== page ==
James Piereson explains in the latest issue of Commentary magazine why higher income tax rates do little to advance the cause of people who want to take money from the rich and give it to the poor.

Public-opinion polls over the years have consistently shown that voters overwhelmingly reject programs of redistribution in favor of policies designed to promote overall economic growth and job creation. More recent polls suggest that while voters are increasingly concerned about inequality and question the high salaries paid to executives and bankers, they nevertheless reject redistributive remedies such as higher taxes on the wealthy. While voters are worried about inequality, they are far more skeptical of the capacity of governments to do anything about it without making matters worse for everyone.

As is often the case, there is more wisdom in the public’s outlook than in the campaign speeches of Democratic presidential candidates and in the books and opinion columns of progressive economists. Leaving aside the morality of redistribution, the progressive case is based upon a significant fallacy. It assumes that the U.S. government is actually capable of redistributing income from the wealthy to the poor. For reasons of policy, tradition, and institutional design, this is not the case. Whatever one may think of inequality, redistributive fiscal policies are unlikely to do much to reduce it, a point that the voters seem instinctively to understand. …

… The highest marginal income-tax rate oscillated up and down throughout the 1979–2011 period. It began in 1979 at 70 percent during the Carter presidency. It fell first to 50 and then to 28 percent in the Reagan and Bush years. It rose to 39.6 percent in the 1990s under the Clinton presidency, and went down again to 35 percent from 2003 to 2010. It is now back up to 39.6 percent. The highest rate on capital gains moved within a narrower band, beginning at 28 percent in 1979 and falling as low as 15 percent from 2005 to 2011. The highest rate is currently 23.8 percent.

Over this period, regardless of the tax rates, the top 1 percent of the income distribution lost between 1 and 2 percent of the income share after taxes were levied. In 1980, that group claimed 9 percent of before-tax income and 8 percent of after-tax income. In 1990, the figures were 12 percent before tax and 11 percent after tax. In 2010, the figures were 15 percent before and 13 percent after.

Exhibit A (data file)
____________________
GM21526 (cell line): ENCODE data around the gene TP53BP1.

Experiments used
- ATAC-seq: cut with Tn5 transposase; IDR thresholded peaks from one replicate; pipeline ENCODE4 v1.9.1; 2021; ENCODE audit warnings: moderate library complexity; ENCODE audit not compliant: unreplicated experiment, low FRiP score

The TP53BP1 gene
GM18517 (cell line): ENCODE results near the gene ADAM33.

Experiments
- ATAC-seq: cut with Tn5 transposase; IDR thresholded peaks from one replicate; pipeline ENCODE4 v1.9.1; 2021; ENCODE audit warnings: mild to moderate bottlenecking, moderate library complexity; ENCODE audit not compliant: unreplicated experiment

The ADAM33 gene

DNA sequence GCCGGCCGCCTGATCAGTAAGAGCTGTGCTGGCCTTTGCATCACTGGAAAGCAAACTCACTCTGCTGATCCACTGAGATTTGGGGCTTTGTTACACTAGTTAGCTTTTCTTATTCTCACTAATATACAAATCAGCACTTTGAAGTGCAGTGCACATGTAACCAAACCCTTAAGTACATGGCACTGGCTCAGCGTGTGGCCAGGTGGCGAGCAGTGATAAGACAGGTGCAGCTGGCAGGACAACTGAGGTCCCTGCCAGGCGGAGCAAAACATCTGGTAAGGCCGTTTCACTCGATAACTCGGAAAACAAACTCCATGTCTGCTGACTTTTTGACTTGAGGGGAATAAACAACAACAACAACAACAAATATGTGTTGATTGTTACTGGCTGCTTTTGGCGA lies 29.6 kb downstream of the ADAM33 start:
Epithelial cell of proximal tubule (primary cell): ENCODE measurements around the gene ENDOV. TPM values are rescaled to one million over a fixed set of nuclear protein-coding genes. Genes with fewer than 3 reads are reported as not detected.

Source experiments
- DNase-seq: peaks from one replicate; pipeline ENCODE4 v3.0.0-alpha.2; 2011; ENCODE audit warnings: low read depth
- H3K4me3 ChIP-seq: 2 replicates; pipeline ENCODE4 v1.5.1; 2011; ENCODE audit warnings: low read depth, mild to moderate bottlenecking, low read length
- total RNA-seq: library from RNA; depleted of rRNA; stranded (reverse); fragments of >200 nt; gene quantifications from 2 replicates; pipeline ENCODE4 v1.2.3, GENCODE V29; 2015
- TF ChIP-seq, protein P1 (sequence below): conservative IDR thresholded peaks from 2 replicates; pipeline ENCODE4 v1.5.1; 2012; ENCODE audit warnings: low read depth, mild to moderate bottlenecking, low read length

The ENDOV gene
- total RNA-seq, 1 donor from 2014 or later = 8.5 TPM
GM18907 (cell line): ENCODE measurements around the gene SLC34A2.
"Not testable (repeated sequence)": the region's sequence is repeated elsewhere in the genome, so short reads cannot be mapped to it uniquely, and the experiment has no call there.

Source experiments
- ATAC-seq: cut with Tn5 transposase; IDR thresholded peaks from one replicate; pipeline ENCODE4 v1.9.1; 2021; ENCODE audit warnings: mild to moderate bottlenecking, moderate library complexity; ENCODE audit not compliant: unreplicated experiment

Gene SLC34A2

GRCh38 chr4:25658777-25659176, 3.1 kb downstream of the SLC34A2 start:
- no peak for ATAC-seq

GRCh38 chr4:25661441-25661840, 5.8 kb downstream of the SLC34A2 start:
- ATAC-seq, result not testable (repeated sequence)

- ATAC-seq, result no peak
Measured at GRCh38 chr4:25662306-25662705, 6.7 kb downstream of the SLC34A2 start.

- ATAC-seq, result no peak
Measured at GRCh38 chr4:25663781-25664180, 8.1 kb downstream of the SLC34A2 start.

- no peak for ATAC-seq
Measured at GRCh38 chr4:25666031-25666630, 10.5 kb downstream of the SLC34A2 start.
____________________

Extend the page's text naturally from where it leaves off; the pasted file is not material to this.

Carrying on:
The top 10 percent of the income distribution generally lost between 2 and 4 percent of its income share after taxes were levied. That is probably because those households take a greater share of their income in salaries rather than capital gains compared with the wealthiest Americans.

At the other end, the poorest quintiles gained almost nothing (about 1 percent on average) in income shares due to cash and in-kind transfers from government. In 2011, for example, the poorest 20 percent of households received 5 percent of (pre-tax) national income, and 6 percent of the after-tax income. …

… With respect to the recipients of federal transfers, the CBO study reveals a surprising fact: Households in the bottom quintile of the income distribution receive less in federal payments than those in the higher income quintiles. Households in the bottom quintile of the income distribution (below $24,000 in income per year) received on average $8,600 in cash and in-kind transfers. But households in the middle quintile received about $16,000 in such transfers. And households in the highest quintile received about $11,000. Even households in the top 1 percent of the distribution received more in dollar transfers than those in the bottom quintile. The federal transfer system may move income around and through the economy—but it does not redistribute it from the rich to the poor or near-poor.

It is well known in Washington that the people and groups lobbying for federal programs are generally those who receive the salaries and income rather than those who get the services. They, as Senator [Daniel Patrick] Moynihan observed decades ago, are the direct beneficiaries of most of these programs, and they have the strongest interest in keeping them in place.